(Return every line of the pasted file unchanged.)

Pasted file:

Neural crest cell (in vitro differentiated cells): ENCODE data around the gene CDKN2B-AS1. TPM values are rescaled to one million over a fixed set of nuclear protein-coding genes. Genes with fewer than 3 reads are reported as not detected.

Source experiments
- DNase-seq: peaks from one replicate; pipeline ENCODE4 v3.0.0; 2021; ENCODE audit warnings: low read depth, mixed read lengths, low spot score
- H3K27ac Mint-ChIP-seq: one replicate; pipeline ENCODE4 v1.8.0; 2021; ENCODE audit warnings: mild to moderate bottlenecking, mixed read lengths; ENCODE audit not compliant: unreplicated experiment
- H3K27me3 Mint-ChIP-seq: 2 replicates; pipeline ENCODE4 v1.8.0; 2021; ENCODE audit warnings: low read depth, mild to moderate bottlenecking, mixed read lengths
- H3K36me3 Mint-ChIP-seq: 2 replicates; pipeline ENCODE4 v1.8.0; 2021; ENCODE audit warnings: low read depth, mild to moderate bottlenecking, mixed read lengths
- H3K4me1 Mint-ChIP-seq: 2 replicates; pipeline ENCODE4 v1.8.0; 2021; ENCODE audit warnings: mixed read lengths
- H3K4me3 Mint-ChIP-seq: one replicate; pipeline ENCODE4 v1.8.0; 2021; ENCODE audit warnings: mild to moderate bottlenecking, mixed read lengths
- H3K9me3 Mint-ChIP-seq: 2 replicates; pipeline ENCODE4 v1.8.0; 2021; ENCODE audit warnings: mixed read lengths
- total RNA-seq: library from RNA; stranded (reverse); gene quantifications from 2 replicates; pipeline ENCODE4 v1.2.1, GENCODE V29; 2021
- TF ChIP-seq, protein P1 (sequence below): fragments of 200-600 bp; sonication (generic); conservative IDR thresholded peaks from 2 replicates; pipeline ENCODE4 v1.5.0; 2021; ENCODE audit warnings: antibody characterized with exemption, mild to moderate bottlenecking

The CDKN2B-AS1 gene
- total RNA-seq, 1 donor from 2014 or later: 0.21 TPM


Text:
Neural crest cell (in vitro differentiated cells): ENCODE data around the gene CDKN2B-AS1. TPM values are rescaled to one million over a fixed set of nuclear protein-coding genes. Genes with fewer than 3 reads are reported as not detected.

Source experiments
- DNase-seq: peaks from one replicate; pipeline ENCODE4 v3.0.0; 2021; ENCODE audit warnings: low read depth, mixed read lengths, low spot score
- H3K27ac Mint-ChIP-seq: one replicate; pipeline ENCODE4 v1.8.0; 2021; ENCODE audit warnings: mild to moderate bottlenecking, mixed read lengths; ENCODE audit not compliant: unreplicated experiment
- H3K27me3 Mint-ChIP-seq: 2 replicates; pipeline ENCODE4 v1.8.0; 2021; ENCODE audit warnings: low read depth, mild to moderate bottlenecking, mixed read lengths
- H3K36me3 Mint-ChIP-seq: 2 replicates; pipeline ENCODE4 v1.8.0; 2021; ENCODE audit warnings: low read depth, mild to moderate bottlenecking, mixed read lengths
- H3K4me1 Mint-ChIP-seq: 2 replicates; pipeline ENCODE4 v1.8.0; 2021; ENCODE audit warnings: mixed read lengths
- H3K4me3 Mint-ChIP-seq: one replicate; pipeline ENCODE4 v1.8.0; 2021; ENCODE audit warnings: mild to moderate bottlenecking, mixed read lengths
- H3K9me3 Mint-ChIP-seq: 2 replicates; pipeline ENCODE4 v1.8.0; 2021; ENCODE audit warnings: mixed read lengths
- total RNA-seq: library from RNA; stranded (reverse); gene quantifications from 2 replicates; pipeline ENCODE4 v1.2.1, GENCODE V29; 2021
- TF ChIP-seq, protein P1 (sequence below): fragments of 200-600 bp; sonication (generic); conservative IDR thresholded peaks from 2 replicates; pipeline ENCODE4 v1.5.0; 2021; ENCODE audit warnings: antibody characterized with exemption, mild to moderate bottlenecking

The CDKN2B-AS1 gene
- total RNA-seq, 1 donor from 2014 or later: 0.21 TPM